Over the last few years, I have noticed this deep desire to share stories about the things I have experienced. It’s embarrassingly physical. An elder I care about says that we reach an age when, after gathering a lifetime of stories like stones in our pockets, we want to start giving them away, one after another, so that, if we are lucky, we come to the end of our lives with empty pockets and a readiness to leave. My stories sometimes feel like piles of words pushing at the backs of my teeth, wanting to come out. Is it any wonder that I have started blogging again?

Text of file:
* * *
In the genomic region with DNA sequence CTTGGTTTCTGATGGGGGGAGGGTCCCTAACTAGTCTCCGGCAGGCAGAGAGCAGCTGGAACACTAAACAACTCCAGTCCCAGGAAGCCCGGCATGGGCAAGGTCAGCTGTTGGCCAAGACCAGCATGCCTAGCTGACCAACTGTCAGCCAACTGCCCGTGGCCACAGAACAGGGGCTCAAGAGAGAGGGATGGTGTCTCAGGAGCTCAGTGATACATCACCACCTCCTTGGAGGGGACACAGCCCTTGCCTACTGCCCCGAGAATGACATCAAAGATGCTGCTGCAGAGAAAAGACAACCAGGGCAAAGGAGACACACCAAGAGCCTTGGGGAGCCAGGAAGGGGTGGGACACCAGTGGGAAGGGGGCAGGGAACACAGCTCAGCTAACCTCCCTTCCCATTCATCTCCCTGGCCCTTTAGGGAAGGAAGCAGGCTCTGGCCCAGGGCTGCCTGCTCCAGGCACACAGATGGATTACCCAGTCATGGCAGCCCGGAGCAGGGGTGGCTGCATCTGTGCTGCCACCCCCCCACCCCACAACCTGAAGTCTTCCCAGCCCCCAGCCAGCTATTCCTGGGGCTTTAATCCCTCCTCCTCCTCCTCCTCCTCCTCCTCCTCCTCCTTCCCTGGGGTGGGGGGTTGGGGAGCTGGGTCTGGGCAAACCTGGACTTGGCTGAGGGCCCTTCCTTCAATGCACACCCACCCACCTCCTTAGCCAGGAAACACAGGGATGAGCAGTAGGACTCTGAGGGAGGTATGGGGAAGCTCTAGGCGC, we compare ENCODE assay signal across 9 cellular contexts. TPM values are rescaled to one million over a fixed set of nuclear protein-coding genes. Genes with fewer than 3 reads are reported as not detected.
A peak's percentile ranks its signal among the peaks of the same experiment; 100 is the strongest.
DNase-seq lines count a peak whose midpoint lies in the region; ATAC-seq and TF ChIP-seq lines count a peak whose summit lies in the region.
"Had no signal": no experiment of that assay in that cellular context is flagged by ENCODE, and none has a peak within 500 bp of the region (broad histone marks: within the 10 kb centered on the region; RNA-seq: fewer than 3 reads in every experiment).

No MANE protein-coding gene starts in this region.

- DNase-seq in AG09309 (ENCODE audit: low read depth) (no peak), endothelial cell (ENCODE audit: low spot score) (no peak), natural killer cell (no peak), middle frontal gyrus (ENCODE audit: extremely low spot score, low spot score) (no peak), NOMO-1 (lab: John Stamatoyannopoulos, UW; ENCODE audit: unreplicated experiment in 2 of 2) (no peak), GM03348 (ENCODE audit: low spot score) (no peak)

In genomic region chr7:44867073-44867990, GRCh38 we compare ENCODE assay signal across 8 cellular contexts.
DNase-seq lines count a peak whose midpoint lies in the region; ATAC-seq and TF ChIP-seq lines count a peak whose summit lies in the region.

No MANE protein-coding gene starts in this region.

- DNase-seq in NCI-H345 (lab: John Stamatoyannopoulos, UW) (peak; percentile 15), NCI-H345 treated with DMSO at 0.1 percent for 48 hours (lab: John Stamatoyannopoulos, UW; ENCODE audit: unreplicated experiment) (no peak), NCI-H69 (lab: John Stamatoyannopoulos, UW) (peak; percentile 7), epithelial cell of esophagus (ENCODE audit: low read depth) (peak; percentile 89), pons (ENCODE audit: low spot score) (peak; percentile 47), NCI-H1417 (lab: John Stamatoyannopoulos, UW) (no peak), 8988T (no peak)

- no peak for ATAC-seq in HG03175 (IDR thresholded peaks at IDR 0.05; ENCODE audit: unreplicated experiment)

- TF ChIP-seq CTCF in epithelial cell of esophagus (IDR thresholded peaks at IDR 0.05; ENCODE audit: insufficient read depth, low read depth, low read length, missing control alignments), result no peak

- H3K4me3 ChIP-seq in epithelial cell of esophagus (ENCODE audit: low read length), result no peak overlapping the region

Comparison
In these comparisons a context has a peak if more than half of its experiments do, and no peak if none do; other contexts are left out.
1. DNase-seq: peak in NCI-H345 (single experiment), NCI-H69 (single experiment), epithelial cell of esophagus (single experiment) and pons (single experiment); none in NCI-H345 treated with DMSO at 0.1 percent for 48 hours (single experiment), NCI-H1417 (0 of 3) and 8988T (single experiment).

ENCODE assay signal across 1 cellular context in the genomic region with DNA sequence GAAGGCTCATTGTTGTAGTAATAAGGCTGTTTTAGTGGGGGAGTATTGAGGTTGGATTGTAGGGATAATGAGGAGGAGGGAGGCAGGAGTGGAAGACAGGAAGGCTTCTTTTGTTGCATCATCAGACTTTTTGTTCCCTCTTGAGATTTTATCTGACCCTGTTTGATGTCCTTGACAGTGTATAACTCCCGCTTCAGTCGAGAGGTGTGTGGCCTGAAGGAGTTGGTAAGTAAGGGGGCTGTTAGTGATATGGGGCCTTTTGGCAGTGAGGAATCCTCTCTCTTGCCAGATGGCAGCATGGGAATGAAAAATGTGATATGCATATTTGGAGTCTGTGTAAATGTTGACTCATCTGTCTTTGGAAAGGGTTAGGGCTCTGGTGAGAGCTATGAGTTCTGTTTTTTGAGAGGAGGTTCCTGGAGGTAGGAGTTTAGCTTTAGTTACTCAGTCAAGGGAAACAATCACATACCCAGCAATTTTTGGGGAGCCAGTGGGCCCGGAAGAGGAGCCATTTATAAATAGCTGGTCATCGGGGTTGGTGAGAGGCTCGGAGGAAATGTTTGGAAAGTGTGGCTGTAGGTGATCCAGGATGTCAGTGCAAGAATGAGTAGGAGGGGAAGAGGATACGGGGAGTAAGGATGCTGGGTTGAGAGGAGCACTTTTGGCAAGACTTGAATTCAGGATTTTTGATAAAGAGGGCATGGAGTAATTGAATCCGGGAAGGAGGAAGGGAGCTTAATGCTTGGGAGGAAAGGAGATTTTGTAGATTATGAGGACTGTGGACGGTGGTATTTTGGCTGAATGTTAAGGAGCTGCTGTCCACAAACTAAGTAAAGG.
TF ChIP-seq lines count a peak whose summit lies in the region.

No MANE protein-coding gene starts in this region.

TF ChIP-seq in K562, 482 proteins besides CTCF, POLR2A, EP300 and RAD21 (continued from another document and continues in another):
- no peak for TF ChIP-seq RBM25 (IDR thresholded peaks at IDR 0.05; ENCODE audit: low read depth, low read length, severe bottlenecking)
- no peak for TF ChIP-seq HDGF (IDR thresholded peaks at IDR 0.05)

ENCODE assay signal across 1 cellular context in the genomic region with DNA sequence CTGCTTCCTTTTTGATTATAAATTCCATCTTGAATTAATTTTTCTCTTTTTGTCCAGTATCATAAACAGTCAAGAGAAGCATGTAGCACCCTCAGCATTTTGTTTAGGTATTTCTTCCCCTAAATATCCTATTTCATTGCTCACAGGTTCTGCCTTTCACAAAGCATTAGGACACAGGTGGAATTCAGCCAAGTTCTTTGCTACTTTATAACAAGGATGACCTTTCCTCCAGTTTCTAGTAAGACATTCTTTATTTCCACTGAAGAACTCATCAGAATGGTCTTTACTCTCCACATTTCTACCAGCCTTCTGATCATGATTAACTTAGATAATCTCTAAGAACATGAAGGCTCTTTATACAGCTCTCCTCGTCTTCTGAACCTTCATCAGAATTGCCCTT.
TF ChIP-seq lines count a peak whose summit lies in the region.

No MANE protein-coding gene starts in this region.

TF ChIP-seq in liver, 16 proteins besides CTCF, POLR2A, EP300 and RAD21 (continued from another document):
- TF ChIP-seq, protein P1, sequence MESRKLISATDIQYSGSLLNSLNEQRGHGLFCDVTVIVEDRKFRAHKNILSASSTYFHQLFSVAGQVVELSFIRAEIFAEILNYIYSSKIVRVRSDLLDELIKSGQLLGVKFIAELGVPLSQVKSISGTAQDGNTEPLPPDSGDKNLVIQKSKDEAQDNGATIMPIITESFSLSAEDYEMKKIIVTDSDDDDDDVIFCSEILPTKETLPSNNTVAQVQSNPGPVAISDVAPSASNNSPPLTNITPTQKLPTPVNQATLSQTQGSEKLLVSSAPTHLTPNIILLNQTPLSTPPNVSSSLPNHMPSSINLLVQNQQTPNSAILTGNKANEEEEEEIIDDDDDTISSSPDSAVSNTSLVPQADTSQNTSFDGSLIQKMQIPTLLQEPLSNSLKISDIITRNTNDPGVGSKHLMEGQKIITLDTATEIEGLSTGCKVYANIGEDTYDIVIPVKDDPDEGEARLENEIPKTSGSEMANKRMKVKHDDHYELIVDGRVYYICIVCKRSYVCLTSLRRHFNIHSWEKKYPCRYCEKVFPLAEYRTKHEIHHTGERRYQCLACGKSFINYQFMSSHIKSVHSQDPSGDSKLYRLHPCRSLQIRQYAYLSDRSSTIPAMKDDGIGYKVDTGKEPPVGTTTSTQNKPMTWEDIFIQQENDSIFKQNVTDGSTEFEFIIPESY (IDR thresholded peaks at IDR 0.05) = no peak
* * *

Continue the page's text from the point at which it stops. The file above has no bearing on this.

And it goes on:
With each year that passes, as I am in rooms with people much younger than I am, I notice (and remember from when I did this myself) the arrogance when those younger folks believe that they were the first to name or experience something. For example, I watch as scores of people begin to make money and grassroots-trademark themselves within the framework of healing justice, not knowing or being curious about the roots of this phrase, about the queer Black women in the South who named healing justice in response to specific histories. About their clarity that naming this framework was only about putting new words to practices that are as old as our species; practices that have always been a part of movements for liberation. About the framework’s origins that include building resilience and recognizing and healing generational trauma and also includes clarity about changing the medical systems that are established to provide care and instead perpetuate and deepen that generational trauma. I watch, in the way that generations watched me and generations watched those before me, as what grows and emerges is not always in right relationship to the roots and origins that made these most recent practices possible. I watch the harm it causes. I feel the hunger to get in there, arms waving, and tell stories, set it to rights, this feeling of knowing something that is being forgotten, a physical thing, even as my own physical thing stands on other origins and roots that I didn’t always remember. At one point, one generation of us has to stop.